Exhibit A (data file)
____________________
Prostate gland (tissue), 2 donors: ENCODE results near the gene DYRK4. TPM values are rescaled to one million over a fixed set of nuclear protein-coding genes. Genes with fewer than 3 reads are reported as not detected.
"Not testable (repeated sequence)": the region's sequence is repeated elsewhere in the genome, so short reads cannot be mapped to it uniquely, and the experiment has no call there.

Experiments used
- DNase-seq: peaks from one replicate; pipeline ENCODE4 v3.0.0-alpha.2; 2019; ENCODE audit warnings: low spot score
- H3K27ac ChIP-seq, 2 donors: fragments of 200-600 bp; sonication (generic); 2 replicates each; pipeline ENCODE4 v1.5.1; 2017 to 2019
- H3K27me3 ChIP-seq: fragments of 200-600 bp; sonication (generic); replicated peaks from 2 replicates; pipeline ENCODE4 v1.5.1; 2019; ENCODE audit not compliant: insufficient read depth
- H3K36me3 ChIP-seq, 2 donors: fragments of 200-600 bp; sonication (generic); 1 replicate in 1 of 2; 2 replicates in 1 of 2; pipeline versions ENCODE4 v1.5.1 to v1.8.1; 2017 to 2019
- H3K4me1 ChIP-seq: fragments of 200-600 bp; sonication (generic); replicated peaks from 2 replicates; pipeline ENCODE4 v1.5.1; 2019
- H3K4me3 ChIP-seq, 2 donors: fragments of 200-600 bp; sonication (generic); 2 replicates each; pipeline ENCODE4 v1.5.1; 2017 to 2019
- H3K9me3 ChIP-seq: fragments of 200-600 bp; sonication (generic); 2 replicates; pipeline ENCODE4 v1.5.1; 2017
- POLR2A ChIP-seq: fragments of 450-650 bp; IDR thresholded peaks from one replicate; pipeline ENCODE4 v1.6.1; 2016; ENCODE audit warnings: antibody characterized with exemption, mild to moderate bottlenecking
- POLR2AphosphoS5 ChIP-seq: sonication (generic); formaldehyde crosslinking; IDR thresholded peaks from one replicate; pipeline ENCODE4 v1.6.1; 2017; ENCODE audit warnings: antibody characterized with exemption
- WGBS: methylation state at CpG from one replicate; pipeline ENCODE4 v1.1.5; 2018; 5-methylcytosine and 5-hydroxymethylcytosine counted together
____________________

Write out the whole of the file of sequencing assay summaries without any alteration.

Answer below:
Prostate gland (tissue), 2 donors: ENCODE results near the gene DYRK4. TPM values are rescaled to one million over a fixed set of nuclear protein-coding genes. Genes with fewer than 3 reads are reported as not detected.
"Not testable (repeated sequence)": the region's sequence is repeated elsewhere in the genome, so short reads cannot be mapped to it uniquely, and the experiment has no call there.

Experiments used
- DNase-seq: peaks from one replicate; pipeline ENCODE4 v3.0.0-alpha.2; 2019; ENCODE audit warnings: low spot score
- H3K27ac ChIP-seq, 2 donors: fragments of 200-600 bp; sonication (generic); 2 replicates each; pipeline ENCODE4 v1.5.1; 2017 to 2019
- H3K27me3 ChIP-seq: fragments of 200-600 bp; sonication (generic); replicated peaks from 2 replicates; pipeline ENCODE4 v1.5.1; 2019; ENCODE audit not compliant: insufficient read depth
- H3K36me3 ChIP-seq, 2 donors: fragments of 200-600 bp; sonication (generic); 1 replicate in 1 of 2; 2 replicates in 1 of 2; pipeline versions ENCODE4 v1.5.1 to v1.8.1; 2017 to 2019
- H3K4me1 ChIP-seq: fragments of 200-600 bp; sonication (generic); replicated peaks from 2 replicates; pipeline ENCODE4 v1.5.1; 2019
- H3K4me3 ChIP-seq, 2 donors: fragments of 200-600 bp; sonication (generic); 2 replicates each; pipeline ENCODE4 v1.5.1; 2017 to 2019
- H3K9me3 ChIP-seq: fragments of 200-600 bp; sonication (generic); 2 replicates; pipeline ENCODE4 v1.5.1; 2017
- POLR2A ChIP-seq: fragments of 450-650 bp; IDR thresholded peaks from one replicate; pipeline ENCODE4 v1.6.1; 2016; ENCODE audit warnings: antibody characterized with exemption, mild to moderate bottlenecking
- POLR2AphosphoS5 ChIP-seq: sonication (generic); formaldehyde crosslinking; IDR thresholded peaks from one replicate; pipeline ENCODE4 v1.6.1; 2017; ENCODE audit warnings: antibody characterized with exemption
- WGBS: methylation state at CpG from one replicate; pipeline ENCODE4 v1.1.5; 2018; 5-methylcytosine and 5-hydroxymethylcytosine counted together